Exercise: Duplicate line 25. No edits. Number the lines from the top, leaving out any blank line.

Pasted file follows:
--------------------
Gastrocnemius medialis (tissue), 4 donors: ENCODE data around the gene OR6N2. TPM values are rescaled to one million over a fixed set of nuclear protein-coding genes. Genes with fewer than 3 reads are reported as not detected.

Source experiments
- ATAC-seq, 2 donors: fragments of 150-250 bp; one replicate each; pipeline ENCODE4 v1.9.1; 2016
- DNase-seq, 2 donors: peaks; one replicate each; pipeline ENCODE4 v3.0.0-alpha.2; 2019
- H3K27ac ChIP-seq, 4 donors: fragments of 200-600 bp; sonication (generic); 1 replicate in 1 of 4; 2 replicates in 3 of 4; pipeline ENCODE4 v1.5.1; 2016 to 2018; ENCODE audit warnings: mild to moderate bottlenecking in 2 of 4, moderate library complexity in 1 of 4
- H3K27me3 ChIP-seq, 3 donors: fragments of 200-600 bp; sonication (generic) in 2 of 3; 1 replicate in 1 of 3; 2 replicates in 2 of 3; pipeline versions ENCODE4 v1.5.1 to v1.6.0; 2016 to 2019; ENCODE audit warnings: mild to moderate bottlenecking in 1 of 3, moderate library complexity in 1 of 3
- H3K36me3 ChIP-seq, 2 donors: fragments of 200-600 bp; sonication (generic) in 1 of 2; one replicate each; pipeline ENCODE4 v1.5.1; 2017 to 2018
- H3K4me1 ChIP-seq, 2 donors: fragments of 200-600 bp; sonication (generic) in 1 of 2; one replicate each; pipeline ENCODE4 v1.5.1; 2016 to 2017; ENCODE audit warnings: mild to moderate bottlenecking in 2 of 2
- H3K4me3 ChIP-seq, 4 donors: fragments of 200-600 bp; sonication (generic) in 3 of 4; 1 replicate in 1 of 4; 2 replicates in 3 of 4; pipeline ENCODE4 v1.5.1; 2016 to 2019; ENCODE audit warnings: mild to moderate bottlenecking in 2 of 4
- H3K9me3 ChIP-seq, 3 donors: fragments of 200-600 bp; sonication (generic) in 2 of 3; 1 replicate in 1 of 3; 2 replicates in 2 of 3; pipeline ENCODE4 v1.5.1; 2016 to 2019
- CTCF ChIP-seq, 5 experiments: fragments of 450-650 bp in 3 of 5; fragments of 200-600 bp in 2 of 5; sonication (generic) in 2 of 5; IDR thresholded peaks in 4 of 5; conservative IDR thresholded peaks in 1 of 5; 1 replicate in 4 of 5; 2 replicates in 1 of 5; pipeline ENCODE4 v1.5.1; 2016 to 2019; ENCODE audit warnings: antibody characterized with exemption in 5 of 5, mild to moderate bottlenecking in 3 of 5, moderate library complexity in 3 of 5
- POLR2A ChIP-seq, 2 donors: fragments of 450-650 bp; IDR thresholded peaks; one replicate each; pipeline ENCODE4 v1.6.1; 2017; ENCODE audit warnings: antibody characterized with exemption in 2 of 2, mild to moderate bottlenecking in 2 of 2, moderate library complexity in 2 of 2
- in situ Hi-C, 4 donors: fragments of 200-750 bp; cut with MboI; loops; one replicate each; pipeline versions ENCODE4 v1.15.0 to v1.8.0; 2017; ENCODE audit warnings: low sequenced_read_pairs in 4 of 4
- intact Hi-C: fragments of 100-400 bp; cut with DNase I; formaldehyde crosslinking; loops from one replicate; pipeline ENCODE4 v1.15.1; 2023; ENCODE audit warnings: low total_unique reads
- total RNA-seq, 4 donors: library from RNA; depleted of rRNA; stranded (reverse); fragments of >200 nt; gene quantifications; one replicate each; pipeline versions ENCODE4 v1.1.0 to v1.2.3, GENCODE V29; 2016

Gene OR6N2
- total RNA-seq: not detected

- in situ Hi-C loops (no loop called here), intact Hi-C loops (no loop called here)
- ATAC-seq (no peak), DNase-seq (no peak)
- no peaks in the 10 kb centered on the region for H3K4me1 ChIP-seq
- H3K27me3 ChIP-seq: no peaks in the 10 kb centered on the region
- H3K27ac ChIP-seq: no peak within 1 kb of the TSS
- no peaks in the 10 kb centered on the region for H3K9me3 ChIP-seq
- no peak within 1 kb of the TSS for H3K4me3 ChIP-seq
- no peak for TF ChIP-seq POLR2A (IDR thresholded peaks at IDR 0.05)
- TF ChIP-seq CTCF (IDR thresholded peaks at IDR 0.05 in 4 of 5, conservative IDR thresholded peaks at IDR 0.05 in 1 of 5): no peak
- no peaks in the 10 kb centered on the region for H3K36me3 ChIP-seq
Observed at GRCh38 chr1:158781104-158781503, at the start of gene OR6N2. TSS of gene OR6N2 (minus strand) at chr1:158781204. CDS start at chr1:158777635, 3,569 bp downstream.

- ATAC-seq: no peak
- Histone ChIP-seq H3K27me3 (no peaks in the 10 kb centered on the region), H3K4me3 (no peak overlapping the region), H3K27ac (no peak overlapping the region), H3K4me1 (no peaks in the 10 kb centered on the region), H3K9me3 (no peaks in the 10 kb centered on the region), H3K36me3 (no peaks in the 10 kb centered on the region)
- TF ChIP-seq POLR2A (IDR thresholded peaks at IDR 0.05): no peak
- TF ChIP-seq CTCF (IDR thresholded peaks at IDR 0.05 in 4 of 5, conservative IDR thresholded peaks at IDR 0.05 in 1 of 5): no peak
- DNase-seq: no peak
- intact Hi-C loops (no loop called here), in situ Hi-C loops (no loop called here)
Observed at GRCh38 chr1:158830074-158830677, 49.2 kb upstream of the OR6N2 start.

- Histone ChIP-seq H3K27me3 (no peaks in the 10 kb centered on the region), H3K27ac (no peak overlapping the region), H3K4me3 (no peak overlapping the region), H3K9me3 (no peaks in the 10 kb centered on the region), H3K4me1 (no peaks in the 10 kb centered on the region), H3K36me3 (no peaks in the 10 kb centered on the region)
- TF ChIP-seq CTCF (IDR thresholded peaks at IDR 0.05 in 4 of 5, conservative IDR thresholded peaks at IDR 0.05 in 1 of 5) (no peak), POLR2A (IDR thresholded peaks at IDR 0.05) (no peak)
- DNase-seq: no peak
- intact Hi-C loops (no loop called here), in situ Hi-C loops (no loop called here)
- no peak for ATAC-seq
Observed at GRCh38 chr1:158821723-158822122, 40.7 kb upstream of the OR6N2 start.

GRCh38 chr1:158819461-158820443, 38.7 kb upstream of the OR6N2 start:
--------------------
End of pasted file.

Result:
- no peak for TF ChIP-seq POLR2A (IDR thresholded peaks at IDR 0.05)